Costello’s Butcher Shop & Deli
Selecting the Best Cuts of Beef
Darren Costello at Costello’s Butcher Shop & Deli in Pensacola, FL, says there are many factors in the stand-out cuts of meat found in the butcher shop he and his wife run. While much of the work happens in the shop, the long process begins with selected grazing lands meeting many requirements:
“We pull mainly from Greater Omaha,” says Darren when asked about the origins of the meat products found in the shop. “Climate is very important, and since heat and humidity are pretty destructive to quality, a lot of good product comes from more northern herds.” The Greater Omaha grazing land – which stretches five states – processes cattle in a single plant, allowing for exacting quality control standards. “They process cattle in one place to check for any deformity, or irregularity in quality.”
Colder temperatures are very good for marbling – a sign of juiciness and flavor. “Marbling and fattiness are what bring flavor to a cut,” elaborates the butcher. “Look at filet mignon: a very tender cut, sure, but one with subdued flavor due to low fat and a lack of marbling. The marbling and fat on a chuck roast, however, lends to much more robust flavor.” After harvesting, the meat typically cures for two or three more weeks, but higher-end grades sometimes cure for as long as 30 days.
The Costello’s staff inspects each piece of meat looking for irregular marks and discolorations, and verifies the packaging date on each item is not more than 35-40 days prior. A large portion of their shipments undergo a wet-aging process; a manner of packaging meat in large, airtight food saver bags that – when first opened –are often misinterpreted as the contents having ‘gone bad’ by the uninformed.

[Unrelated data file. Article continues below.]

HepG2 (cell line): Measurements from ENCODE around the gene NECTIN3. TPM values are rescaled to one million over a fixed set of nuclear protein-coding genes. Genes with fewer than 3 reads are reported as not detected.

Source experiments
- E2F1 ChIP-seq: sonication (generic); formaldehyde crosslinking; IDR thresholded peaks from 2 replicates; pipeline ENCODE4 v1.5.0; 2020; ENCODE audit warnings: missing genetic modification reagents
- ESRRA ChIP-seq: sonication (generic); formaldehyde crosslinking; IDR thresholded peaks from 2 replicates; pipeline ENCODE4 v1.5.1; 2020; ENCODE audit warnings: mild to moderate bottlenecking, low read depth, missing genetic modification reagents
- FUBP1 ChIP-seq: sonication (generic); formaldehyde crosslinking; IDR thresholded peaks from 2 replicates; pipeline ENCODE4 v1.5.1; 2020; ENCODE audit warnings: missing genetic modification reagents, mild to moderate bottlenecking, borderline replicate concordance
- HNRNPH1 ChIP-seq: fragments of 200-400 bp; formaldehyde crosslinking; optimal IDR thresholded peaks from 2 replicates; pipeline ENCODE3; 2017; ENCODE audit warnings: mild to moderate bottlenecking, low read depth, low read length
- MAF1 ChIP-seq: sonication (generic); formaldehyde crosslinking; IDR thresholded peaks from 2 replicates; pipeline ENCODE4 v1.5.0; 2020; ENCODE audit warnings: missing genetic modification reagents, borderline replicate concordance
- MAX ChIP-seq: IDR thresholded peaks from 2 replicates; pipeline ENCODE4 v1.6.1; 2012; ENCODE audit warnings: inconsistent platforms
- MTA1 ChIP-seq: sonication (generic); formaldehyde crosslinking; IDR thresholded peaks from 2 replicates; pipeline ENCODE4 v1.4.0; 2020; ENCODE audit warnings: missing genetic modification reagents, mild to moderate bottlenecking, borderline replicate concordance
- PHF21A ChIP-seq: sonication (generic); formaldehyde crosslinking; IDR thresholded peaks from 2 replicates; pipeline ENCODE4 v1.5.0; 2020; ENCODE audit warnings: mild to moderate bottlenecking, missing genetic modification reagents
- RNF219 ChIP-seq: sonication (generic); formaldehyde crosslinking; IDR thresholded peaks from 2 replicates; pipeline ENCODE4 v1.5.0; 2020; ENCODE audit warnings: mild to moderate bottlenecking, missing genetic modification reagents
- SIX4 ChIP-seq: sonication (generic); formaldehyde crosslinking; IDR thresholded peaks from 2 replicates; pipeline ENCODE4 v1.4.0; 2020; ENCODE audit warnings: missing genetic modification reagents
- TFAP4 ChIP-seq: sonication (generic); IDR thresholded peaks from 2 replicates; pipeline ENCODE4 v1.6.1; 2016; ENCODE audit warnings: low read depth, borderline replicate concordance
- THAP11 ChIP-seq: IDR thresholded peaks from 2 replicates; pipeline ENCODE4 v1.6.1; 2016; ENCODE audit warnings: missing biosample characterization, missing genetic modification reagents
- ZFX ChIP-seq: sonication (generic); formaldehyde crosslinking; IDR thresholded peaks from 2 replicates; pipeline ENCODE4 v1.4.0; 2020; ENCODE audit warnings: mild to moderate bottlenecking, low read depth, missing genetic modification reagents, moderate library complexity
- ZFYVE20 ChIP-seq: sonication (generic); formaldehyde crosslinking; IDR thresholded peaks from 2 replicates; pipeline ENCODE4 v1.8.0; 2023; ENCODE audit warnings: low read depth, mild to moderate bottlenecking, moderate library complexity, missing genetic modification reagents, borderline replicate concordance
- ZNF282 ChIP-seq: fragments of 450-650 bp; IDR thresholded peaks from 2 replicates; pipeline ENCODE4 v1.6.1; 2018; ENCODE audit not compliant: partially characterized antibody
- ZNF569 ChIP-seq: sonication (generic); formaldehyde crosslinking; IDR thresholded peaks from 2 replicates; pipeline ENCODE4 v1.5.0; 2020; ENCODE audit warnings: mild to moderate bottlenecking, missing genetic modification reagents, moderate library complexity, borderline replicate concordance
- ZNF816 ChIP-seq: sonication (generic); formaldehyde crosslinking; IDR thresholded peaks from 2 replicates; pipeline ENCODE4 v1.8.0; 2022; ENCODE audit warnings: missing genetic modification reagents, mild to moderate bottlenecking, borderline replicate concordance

“There is a bit of an odd smell,” Costello admits continuing that it is a part of the natural process. During wet-aging, meat matures in its juices, working down the tough, inner fibers in an airtight environment. Most meats packaged this way are left bone-in to reduce product loss, as a cut aged for seven weeks without a bone might cost thirty percent of product loss to shrinkage.
Only two percent of the meat found on the market today is classified as Prime or higher. “More than anything else, however, a cheap cut will end up costing the most in the long run,” Costello says of lesser grades – such as no roll or choice varieties. Although a food staple seemingly in short supply during the days of COVID-19 unrest, ninety percent of the meat found in grocery stores is Choice or less with top selections – typically found in butcher shops and restaurants – also available but not usually on display.
“We love this!” Darren admits about his family’s connection to the community, running the only female-owned butcher shop in Florida. Indicative of its love of the local community, Costello’s prepared over 150 lunches for area school children on the morning of our interview, alone.
“We could just pack it up tomorrow and go fishing,” Darren joked, “but we do really love what we do here, the quality we provide… and the community we serve.”
Photography by Michelle Stancil
COSTELLO’S BUTCHER SHOP & DELI
8190 W Fairfield Dr
Pensacola, FL 32506